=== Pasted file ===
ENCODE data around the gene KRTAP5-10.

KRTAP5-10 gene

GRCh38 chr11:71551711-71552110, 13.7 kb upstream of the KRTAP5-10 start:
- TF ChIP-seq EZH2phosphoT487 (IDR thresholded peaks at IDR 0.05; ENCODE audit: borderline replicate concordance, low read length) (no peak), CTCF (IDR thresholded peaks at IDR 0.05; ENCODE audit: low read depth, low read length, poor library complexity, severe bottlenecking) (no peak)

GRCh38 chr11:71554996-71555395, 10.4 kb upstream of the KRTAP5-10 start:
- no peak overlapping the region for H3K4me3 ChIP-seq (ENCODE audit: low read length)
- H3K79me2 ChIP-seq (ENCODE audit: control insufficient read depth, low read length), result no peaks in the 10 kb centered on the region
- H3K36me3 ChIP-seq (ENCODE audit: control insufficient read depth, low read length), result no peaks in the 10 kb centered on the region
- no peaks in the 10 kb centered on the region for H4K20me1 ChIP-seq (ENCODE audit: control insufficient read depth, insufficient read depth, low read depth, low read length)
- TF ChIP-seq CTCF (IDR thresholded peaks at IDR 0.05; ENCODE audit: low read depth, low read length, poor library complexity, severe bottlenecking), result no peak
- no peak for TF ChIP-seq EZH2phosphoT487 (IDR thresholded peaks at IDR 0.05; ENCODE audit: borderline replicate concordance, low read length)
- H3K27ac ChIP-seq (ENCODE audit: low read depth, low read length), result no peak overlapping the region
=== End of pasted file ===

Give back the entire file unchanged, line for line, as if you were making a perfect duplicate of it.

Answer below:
ENCODE data around the gene KRTAP5-10.

KRTAP5-10 gene

GRCh38 chr11:71551711-71552110, 13.7 kb upstream of the KRTAP5-10 start:
- TF ChIP-seq EZH2phosphoT487 (IDR thresholded peaks at IDR 0.05; ENCODE audit: borderline replicate concordance, low read length) (no peak), CTCF (IDR thresholded peaks at IDR 0.05; ENCODE audit: low read depth, low read length, poor library complexity, severe bottlenecking) (no peak)

GRCh38 chr11:71554996-71555395, 10.4 kb upstream of the KRTAP5-10 start:
- no peak overlapping the region for H3K4me3 ChIP-seq (ENCODE audit: low read length)
- H3K79me2 ChIP-seq (ENCODE audit: control insufficient read depth, low read length), result no peaks in the 10 kb centered on the region
- H3K36me3 ChIP-seq (ENCODE audit: control insufficient read depth, low read length), result no peaks in the 10 kb centered on the region
- no peaks in the 10 kb centered on the region for H4K20me1 ChIP-seq (ENCODE audit: control insufficient read depth, insufficient read depth, low read depth, low read length)
- TF ChIP-seq CTCF (IDR thresholded peaks at IDR 0.05; ENCODE audit: low read depth, low read length, poor library complexity, severe bottlenecking), result no peak
- no peak for TF ChIP-seq EZH2phosphoT487 (IDR thresholded peaks at IDR 0.05; ENCODE audit: borderline replicate concordance, low read length)
- H3K27ac ChIP-seq (ENCODE audit: low read depth, low read length), result no peak overlapping the region